Death ship inquest returns to question executive on board
HE WAS the man sent to help calm the nerves of the Sage Sagittarius crew after a sailor mysteriously vanished, presumed dead.
Today, Kazuhiro Hayashi is to be the first executive from Hachiuma Steamship to answer questions at a coronial inquest into a spate of fatalities on the so-called death ship.
The inquest followed a major investigation into how three men came to die aboard the Sagittarius in late 2012 by Australian Regional Media - the publishers of this newspaper.
The first death was that of chief cook Cesar Llanto who vanished as the Sagittarius headed south, about 900km north-east from Mackay in Central Queensland on August 30, 2012.
Mr Hayashi boarded the ship with safety superintendent colleague Kosaku Monji on September 3 to help calm the now-terrified crew.
Documents viewed by ARM showed they were joined by two contracted security officers at a cost of $3200 per day plus expenses to further protect sailors on board.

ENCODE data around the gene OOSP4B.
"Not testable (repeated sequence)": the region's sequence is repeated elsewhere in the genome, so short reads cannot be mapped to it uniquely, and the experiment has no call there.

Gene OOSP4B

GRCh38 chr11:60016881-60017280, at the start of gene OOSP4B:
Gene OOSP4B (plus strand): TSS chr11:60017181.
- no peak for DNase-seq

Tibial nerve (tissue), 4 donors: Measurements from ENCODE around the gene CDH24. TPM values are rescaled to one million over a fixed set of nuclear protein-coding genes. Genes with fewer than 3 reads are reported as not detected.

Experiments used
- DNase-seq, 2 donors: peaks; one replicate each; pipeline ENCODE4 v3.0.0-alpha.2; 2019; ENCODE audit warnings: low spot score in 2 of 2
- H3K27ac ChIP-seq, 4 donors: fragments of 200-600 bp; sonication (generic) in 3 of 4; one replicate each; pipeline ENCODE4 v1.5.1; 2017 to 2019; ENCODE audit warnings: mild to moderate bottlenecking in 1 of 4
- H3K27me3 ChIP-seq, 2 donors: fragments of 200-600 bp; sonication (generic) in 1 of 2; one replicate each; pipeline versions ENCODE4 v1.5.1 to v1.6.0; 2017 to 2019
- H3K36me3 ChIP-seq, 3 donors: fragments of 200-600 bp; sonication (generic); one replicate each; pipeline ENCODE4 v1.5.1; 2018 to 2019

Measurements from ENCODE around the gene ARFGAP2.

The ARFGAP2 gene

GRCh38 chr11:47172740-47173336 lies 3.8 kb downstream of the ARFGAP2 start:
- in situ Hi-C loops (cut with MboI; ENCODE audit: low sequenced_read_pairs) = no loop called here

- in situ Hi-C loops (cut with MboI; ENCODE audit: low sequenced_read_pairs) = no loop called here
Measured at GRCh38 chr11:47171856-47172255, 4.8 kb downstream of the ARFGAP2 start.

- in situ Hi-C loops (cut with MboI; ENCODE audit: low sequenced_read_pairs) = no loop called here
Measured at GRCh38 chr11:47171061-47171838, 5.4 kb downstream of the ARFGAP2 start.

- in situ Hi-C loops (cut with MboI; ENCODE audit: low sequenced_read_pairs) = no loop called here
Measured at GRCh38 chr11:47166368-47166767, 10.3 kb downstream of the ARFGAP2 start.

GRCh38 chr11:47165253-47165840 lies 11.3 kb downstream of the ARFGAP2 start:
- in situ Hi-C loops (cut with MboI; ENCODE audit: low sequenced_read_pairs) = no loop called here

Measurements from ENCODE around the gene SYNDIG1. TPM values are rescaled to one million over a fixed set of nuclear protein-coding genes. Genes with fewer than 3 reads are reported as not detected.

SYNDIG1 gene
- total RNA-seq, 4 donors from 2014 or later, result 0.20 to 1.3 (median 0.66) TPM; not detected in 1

The ship's budget for feeding the crew averaged $6 per person per day.
Capt Salas admitted to the inquest in May that he sold guns to fellow sailors on the ship, a contravention of international laws and company guidelines.
Capt Salas has otherwise denied any wrongdoing, accusing an oiler named Raul Vercede - who was known to have argued with Mr Llanto - as having some role in the cook's death.
Two weeks after Mr Llanto's disappearance, chief engineer Hector Collado became the second man to die on board.
He fell 11m to his death as the ship was arriving at the Port of Newcastle on September 14.
A forensic pathologist later found Mr Collado had suffered a blow to the head before his fall.
Mr Vercede was no longer on board the ship at the time of his death. Capt Salas would leave the ship soon after.
Counsel assisting Philip Strickland told the inquest in late May that both deaths were suspicious.
On October 6, Mr Monji would become the third fatality on board after being crushed to death as the Sagittarius unloaded its coal cargo in Japan.
His death is largely outside the scope of the inquest.
Following the first inquest hearings, a Senate Inquiry will now examine flag-of-convenience ships - those registered in developing nations to minimise scrutiny, taxes and worker entitlements
The Sagittarius is owned by a Japanese firm but registered in Panama, one of the three most popular registries for FOC vessels.